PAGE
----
You can do a quick rip if the "Auto Play" menu comes out when you insert a disk in your computer's DVD/CD drive.
One of the options under Auto Play is to "Rip Music From CD (using Windows Media Player)" which will automatically launch Windows Media Player and the Rip menu.
This brings us to the "Bit Rate" button, which basically lets you pick the quality of the rip. Note that the higher the bit rate you pick, the better the quality you'll get, but you'll also get a larger file size. Clicking "More Options" brings up, even more, choices.
Under "Rip Options" you can change the destination folder for your ripped music by clicking the "Change" button under "Rip music to this location." If you haven't done so, you can also change your format (e.g.
As always, please feel free to e-mail your guide for other tutorial suggestions related to portable electronics.
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The MP3 format, meanwhile, offers wider compatibility with portable music players and smaller file sizes but sacrifices a certain amount of quality depending on the bit rate of your file.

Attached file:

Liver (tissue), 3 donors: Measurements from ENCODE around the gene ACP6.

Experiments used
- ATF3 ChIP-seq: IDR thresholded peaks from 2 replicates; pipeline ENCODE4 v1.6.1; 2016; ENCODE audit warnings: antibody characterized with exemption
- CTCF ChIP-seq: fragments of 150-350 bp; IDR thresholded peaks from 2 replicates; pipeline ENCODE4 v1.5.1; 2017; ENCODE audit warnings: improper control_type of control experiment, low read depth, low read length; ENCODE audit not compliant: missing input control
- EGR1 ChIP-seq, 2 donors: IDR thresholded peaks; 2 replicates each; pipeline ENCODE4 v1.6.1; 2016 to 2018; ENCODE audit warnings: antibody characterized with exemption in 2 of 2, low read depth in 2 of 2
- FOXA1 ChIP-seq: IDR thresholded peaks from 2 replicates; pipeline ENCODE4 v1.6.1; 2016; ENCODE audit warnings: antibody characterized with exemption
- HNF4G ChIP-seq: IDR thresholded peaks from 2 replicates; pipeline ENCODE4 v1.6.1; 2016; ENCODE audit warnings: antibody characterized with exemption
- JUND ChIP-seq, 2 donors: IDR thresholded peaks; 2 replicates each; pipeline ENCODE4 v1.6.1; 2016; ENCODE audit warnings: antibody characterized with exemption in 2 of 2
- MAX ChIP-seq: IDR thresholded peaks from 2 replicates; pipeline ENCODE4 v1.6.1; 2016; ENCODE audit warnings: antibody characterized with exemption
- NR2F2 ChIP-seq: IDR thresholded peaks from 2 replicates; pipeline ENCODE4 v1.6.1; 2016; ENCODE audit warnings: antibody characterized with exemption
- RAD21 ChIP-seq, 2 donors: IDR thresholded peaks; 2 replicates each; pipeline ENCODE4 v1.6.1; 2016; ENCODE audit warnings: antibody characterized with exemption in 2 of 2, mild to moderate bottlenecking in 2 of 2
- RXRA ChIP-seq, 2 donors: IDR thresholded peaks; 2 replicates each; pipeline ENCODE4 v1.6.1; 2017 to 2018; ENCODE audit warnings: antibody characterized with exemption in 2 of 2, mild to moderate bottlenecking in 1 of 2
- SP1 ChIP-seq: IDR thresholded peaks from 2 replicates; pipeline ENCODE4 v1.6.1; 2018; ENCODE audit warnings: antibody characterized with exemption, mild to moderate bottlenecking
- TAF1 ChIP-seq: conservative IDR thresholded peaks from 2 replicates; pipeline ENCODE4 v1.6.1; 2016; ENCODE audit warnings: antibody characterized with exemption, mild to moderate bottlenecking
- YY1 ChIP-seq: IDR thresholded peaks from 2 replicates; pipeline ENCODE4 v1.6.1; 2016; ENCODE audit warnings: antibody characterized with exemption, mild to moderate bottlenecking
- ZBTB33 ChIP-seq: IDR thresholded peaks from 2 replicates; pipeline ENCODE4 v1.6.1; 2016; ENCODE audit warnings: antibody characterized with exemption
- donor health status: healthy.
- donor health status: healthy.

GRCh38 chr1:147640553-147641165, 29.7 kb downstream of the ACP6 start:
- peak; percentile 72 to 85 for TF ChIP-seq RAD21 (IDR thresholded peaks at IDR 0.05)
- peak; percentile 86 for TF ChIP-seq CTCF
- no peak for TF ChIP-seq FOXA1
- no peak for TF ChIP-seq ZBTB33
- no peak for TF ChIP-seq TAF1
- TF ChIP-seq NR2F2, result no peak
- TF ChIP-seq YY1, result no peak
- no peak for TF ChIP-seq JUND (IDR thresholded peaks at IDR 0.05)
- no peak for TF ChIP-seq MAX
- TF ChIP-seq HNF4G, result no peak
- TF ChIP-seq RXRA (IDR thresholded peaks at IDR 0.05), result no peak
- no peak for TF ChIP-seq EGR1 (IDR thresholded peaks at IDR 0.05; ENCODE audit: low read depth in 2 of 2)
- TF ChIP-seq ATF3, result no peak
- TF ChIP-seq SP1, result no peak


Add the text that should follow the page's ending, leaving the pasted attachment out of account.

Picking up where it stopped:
Even if you don't have Windows Media Player 11, however, recent versions of WMP (i.e.
the aforementioned Windows Media Player 10 and Windows Media Player 12) basically use the same steps, so ripping with other WMP versions will not be a problem.
You'll also have an option to use your Internet connection and have Windows Media Player automatically find details about the CD you're using so you don't have to fill out album and song details yourself (for this tutorial, let's assume that you're not connected to the Internet, which means you'll end up with an unknown album with unknown songs).
You'll know the ripping process is done once all the songs show "Ripped to library" under "Rip status."By default, Windows Media Player will rip your tunes in WMA format and save it in your "Music" folder.